EMDR: What is EMDR for Performance Enhancement?


Eye Movement Desensitisation Reprocessing (EMDR) is an evidence-based form of psychotherapy. It is based on the adaptive information processing model and was initially developed to treat
trauma.  Over recent years, there has been a growing body of research to show its efficacy for other presentations and conditions, including obsessive-compulsive disorder (OCD), depression, social anxiety, health anxiety,EMDR to name a few. EMDR for performance enhancement is used for issues, such as performance anxiety, procrastination, fear of public speaking, self-limiting beliefs and low-self esteem. Many of these can negatively impact a person taking and seeking out opportunities, career progression, and positive risk-taking.

 EMDR for performance encompasses a whole spectrum viewpoint, involving the mind, body and spirit and works at optimal functioning in work and other life areas. It has been developed by bringing together knowledge and research from the human potential movement, positive psychology, sport psychology and health psychology. 

EMDR works by accessing specific memories (thoughts, images, body sensations and emotions) and uses bilateral stimulation, including eye movements, tactile and auditory stimulation, to process these memories and decrease disturbance attached to these memories. EMDR taps into the brain’s natural ability to heal, so when the memory is recalled, there is little or no associated disturbance. 

Past experiences impact future performance; for example, a child that forgot what to say during a school play and got laughed at may spend much of their adult life avoiding public speaking or being the centre of attention for fear of being laughed at again. EMDR practitioners use bilateral stimulation to help a person access the distressing incident and then reprocess it. 

Once any past incidents have been processed, EMDR is then used to focus on the present and the future, focusing on future situations that cause anxiety and fear, both real and hypothetical. Following this, a future template is created; this sets the person up for success and often includes themes, such as achievement and performance. Positive beliefs and images are installed that help a person gain confidence in their ability to perform in a given area. EMDR removes blocks and ‘stuckness’, including negative self-beliefs and enables accessing strengths and newfound confidence.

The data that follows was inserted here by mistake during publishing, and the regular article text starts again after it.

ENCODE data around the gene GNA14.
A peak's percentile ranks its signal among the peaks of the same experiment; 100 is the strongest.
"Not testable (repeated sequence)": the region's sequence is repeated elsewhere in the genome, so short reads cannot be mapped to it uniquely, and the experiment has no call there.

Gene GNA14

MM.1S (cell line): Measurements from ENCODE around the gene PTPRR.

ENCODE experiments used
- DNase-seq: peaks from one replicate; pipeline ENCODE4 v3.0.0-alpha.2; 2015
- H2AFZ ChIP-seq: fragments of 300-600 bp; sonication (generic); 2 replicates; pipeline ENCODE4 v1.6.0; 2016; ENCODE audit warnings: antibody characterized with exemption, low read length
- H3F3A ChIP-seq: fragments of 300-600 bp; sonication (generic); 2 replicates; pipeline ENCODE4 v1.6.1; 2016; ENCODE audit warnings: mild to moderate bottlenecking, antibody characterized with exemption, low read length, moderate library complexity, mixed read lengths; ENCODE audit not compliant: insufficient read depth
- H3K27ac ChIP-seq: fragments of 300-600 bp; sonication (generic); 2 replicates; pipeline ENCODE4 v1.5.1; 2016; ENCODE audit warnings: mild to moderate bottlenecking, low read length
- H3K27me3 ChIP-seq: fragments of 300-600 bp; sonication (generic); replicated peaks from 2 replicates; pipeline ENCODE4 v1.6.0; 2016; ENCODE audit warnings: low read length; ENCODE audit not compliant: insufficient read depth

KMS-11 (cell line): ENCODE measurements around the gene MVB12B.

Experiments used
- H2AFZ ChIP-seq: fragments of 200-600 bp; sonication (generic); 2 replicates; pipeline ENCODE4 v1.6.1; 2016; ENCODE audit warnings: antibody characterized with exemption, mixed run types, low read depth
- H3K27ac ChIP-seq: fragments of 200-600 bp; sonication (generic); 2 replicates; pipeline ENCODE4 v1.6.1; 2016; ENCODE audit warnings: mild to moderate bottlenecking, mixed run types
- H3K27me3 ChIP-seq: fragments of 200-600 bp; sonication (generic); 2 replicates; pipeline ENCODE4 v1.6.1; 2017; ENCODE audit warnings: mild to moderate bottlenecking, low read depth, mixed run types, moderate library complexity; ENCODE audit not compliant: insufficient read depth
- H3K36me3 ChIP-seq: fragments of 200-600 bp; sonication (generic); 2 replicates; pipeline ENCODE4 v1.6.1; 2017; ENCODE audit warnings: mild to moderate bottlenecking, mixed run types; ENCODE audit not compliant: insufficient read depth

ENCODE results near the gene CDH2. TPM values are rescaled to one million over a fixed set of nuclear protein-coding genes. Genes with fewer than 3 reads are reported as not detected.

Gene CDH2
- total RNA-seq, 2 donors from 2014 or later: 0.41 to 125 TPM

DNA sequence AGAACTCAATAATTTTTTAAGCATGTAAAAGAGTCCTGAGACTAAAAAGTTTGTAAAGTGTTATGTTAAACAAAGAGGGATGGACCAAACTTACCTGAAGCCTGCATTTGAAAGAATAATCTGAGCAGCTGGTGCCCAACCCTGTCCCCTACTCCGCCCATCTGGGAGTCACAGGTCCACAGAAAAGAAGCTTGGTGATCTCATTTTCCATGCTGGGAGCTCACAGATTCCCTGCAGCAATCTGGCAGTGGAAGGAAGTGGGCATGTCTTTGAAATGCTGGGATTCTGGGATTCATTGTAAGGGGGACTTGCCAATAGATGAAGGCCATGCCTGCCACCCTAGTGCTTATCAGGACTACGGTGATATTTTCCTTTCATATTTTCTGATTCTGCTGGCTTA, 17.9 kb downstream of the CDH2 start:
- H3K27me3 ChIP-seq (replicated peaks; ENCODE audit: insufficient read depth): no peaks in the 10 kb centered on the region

Accredited therapists can be found at www.severnwellness.co.uk and www.emdrassociation.org.uk 

Author: Tanya Sammut Accredited EMDR and CBT therapist, Registered Mental Health Nurse and NLP practitioner. 

References

Barker, R. T., & Barker, S. B. (2007). The use of EMDR in reducing presentation anxiety. Journal of EMDR Practice and Research, 1(2), 100-108.

 Bennett, J., Bickley, J., Vernon, T., Olusoga, P., & Maynard, I. (2017). Preliminary evidence for the treatment of performance blocks in sport: The efficacy of EMDR with graded exposure. Journal of EMDR Practice and Research, 11(2), 96-110.

 EMDR research foundation (2019). Clinical newsletter. Available at https://emdrresearchfoundation.org/wp-content/uploads/2019/05/2019_Vol-7_Issue-2_EMDR-and-OCD_-CN-March-2019.pdf

 Lendl, J., & Foster, S. (2009). EMDR performance enhancement psychology protocol. In M. Luber (Ed.), EMDR scripted protocols. New York, NY: Springer Publishing Co

 

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